Ground rules: No fair saying, “Their uniforms suck, so of course they should change them,” and no fair saying, “They should just scrap the football program altogether” (because let’s face it, they’re gonna play football again at some point, whether it’s this fall or next fall or whenever). Just stick to this basic question: Should the Nittany Lions change their uniforms specifically as a response to the Sandusky/Paterno scandal? Why or why not? Let me know what you think. Thanks.
By Brinke Guthrie
Paul wrote a nice tribute to Electric Football inventor Norman Sas last week on ESPN, but I wanted to give Sas one more plug. Man, in the early 1970s, Tudor was a big deal for me. I used to order teams from them all the time. I’ll never forget the mailing address, either. I probably had about 20 teams; but for the Bengals and Cowboys, I had both home and away. I chucked the metal game board/field fairly quickly. What I would do is just line up the players on our living room table, imagining plays and moving them manually. Kept ’em all in a nice royal blue plastic fishing tackle box with dual trays, with all my NFL booklets and extra numbers in the lower compartment. Between this, the vaunted 1973 NFL Playbook, NFL Strategy, and This Week in the NFL with Summerall and Brookshier, I learned a lot about the NFL. With that in mind, here’s everything Tudor on eBay in one easy link.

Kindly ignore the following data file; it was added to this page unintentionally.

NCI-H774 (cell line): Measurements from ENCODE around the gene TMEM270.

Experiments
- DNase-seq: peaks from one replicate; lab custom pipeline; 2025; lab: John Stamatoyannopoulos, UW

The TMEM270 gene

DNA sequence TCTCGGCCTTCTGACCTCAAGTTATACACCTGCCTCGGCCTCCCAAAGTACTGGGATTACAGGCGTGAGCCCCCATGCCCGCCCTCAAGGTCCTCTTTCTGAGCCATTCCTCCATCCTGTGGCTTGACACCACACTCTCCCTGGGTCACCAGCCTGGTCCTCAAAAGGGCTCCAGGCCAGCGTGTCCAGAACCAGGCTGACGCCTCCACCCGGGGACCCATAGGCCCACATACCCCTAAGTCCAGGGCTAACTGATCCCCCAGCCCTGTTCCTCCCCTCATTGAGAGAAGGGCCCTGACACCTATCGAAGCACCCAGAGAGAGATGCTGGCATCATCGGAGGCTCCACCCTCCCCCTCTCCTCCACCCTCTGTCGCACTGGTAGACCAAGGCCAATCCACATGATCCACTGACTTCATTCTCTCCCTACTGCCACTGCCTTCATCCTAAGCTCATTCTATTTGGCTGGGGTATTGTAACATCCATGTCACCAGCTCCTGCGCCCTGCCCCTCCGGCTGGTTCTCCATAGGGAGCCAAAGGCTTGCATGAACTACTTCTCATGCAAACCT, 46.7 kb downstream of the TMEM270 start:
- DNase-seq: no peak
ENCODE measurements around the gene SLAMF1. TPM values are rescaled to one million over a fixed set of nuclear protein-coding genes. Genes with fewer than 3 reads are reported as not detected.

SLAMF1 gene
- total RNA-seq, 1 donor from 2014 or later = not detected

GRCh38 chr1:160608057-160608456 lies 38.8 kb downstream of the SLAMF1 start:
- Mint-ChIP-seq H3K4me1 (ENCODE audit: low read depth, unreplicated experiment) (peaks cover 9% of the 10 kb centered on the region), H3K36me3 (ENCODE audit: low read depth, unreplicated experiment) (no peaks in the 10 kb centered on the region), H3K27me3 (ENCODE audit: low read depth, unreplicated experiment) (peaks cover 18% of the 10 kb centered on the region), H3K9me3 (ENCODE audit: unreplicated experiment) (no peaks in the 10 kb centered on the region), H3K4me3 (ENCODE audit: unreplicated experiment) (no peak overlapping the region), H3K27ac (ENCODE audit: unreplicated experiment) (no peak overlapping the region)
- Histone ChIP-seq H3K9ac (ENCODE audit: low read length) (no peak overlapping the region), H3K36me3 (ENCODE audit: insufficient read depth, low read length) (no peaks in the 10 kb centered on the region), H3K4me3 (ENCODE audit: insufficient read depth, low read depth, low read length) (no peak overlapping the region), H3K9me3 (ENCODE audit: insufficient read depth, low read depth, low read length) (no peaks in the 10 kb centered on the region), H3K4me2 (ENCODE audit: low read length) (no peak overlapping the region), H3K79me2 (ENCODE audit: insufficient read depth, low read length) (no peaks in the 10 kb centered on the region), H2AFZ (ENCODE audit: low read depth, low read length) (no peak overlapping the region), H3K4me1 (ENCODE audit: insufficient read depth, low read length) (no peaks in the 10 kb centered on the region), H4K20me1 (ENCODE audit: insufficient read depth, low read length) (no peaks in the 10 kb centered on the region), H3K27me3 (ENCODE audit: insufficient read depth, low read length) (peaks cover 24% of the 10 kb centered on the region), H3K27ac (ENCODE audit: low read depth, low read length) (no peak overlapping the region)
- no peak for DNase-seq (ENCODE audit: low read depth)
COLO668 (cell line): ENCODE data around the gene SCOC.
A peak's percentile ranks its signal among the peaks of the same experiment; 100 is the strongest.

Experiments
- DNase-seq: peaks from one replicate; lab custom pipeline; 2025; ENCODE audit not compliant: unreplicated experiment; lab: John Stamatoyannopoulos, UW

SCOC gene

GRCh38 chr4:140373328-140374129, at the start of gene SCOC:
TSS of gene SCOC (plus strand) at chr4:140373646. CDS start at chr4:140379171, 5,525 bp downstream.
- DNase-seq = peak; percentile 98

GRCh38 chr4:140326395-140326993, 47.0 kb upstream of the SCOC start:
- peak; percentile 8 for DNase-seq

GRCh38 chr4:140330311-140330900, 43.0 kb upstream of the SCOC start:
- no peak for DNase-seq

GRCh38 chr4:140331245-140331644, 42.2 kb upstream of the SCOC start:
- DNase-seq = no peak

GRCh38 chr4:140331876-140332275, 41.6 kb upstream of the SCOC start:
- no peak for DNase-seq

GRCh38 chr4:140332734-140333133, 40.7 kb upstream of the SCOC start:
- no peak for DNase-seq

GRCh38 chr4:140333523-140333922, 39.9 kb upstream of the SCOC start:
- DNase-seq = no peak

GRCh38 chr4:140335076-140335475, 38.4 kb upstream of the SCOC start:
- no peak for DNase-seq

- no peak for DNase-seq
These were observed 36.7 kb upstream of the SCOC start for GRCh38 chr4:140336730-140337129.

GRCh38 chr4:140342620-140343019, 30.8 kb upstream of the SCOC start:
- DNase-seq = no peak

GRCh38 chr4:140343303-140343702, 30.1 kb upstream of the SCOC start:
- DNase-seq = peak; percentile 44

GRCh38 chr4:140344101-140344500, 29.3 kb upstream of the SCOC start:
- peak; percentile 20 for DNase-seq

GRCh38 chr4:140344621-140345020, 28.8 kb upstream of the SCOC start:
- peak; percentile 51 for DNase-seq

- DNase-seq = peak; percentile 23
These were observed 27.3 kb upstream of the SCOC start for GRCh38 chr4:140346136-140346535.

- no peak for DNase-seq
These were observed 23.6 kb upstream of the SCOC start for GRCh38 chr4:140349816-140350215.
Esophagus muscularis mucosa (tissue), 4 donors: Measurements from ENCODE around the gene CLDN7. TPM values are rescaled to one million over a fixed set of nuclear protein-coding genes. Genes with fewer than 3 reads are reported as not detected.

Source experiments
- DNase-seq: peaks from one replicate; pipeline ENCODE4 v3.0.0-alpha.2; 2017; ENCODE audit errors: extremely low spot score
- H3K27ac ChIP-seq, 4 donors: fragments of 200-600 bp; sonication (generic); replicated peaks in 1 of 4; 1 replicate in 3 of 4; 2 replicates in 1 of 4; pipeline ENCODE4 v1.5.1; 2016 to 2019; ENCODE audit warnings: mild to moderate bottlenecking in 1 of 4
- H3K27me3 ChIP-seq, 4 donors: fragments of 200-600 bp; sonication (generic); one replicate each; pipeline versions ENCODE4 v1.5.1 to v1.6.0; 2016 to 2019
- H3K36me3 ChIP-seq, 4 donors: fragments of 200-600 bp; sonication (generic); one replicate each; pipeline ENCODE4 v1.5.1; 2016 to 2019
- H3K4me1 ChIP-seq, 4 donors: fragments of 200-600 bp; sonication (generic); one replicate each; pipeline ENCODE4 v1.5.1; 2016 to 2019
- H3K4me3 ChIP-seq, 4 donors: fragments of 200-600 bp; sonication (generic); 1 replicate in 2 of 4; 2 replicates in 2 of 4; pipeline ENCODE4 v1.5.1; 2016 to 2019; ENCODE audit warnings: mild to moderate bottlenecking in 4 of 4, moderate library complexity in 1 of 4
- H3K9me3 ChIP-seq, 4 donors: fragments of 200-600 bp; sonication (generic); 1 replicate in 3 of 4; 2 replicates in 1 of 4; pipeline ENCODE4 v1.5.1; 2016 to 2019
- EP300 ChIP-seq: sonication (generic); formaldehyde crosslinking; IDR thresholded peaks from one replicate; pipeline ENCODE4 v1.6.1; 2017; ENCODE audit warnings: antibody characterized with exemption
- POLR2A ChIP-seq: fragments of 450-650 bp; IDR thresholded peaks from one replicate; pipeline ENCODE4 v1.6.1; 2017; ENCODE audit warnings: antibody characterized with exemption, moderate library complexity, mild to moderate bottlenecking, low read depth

As for the rest of this week’s eBay finds:
• Here’s a terrific set of 1974 WFL stickers.
• One of my favorite sports logos ever is featured on this Indianapolis Racers puck — plus it’s signed by someone named Gretzky.
• Daggone, if we didn’t already have too many glasses, I’d want to bid on these 1968 Bengals schedule glasses myself.
• One more from the Queen City: Check out this nice leather baseball shoulder bag with the inscription “700 WLW Reds On Radio” stitched on.
• From reader Mike Williams comes this very cool early-1900s baseball schedule. “Best part is the back-cover advert, which includes the phrase, ‘Nuf Ced,'” says Mike.
• Boston Bruins fans, dig deep for this vintage bobblehead.
• Self-professed “longtime lurker” J.G. Barber wants to know about the obvious space on this 1955 minor league baseball jersey.